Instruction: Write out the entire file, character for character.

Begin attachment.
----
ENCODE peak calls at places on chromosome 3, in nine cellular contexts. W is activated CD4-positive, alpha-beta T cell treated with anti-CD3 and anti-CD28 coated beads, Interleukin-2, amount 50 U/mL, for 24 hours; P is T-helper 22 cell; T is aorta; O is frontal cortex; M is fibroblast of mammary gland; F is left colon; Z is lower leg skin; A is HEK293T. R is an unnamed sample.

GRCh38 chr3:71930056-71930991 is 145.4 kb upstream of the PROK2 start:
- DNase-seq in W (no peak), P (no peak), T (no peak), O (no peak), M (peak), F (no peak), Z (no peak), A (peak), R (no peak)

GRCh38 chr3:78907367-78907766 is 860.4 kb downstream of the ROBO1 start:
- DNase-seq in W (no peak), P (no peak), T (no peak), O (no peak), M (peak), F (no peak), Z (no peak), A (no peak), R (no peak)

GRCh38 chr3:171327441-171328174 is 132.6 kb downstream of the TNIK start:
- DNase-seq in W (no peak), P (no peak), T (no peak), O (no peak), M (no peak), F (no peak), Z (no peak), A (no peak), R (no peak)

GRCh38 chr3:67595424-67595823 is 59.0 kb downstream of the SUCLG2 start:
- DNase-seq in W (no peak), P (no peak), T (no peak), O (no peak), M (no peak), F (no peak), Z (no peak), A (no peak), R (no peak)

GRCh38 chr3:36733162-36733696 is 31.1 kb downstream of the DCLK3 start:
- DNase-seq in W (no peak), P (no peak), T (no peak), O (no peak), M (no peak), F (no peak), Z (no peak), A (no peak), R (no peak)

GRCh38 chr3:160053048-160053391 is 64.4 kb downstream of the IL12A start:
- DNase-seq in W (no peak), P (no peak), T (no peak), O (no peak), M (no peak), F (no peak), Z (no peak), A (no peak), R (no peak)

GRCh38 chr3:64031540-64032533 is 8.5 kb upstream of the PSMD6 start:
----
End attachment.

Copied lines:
ENCODE peak calls at places on chromosome 3, in nine cellular contexts. W is activated CD4-positive, alpha-beta T cell treated with anti-CD3 and anti-CD28 coated beads, Interleukin-2, amount 50 U/mL, for 24 hours; P is T-helper 22 cell; T is aorta; O is frontal cortex; M is fibroblast of mammary gland; F is left colon; Z is lower leg skin; A is HEK293T. R is an unnamed sample.

GRCh38 chr3:71930056-71930991 is 145.4 kb upstream of the PROK2 start:
- DNase-seq in W (no peak), P (no peak), T (no peak), O (no peak), M (peak), F (no peak), Z (no peak), A (peak), R (no peak)

GRCh38 chr3:78907367-78907766 is 860.4 kb downstream of the ROBO1 start:
- DNase-seq in W (no peak), P (no peak), T (no peak), O (no peak), M (peak), F (no peak), Z (no peak), A (no peak), R (no peak)

GRCh38 chr3:171327441-171328174 is 132.6 kb downstream of the TNIK start:
- DNase-seq in W (no peak), P (no peak), T (no peak), O (no peak), M (no peak), F (no peak), Z (no peak), A (no peak), R (no peak)

GRCh38 chr3:67595424-67595823 is 59.0 kb downstream of the SUCLG2 start:
- DNase-seq in W (no peak), P (no peak), T (no peak), O (no peak), M (no peak), F (no peak), Z (no peak), A (no peak), R (no peak)

GRCh38 chr3:36733162-36733696 is 31.1 kb downstream of the DCLK3 start:
- DNase-seq in W (no peak), P (no peak), T (no peak), O (no peak), M (no peak), F (no peak), Z (no peak), A (no peak), R (no peak)

GRCh38 chr3:160053048-160053391 is 64.4 kb downstream of the IL12A start:
- DNase-seq in W (no peak), P (no peak), T (no peak), O (no peak), M (no peak), F (no peak), Z (no peak), A (no peak), R (no peak)

GRCh38 chr3:64031540-64032533 is 8.5 kb upstream of the PSMD6 start: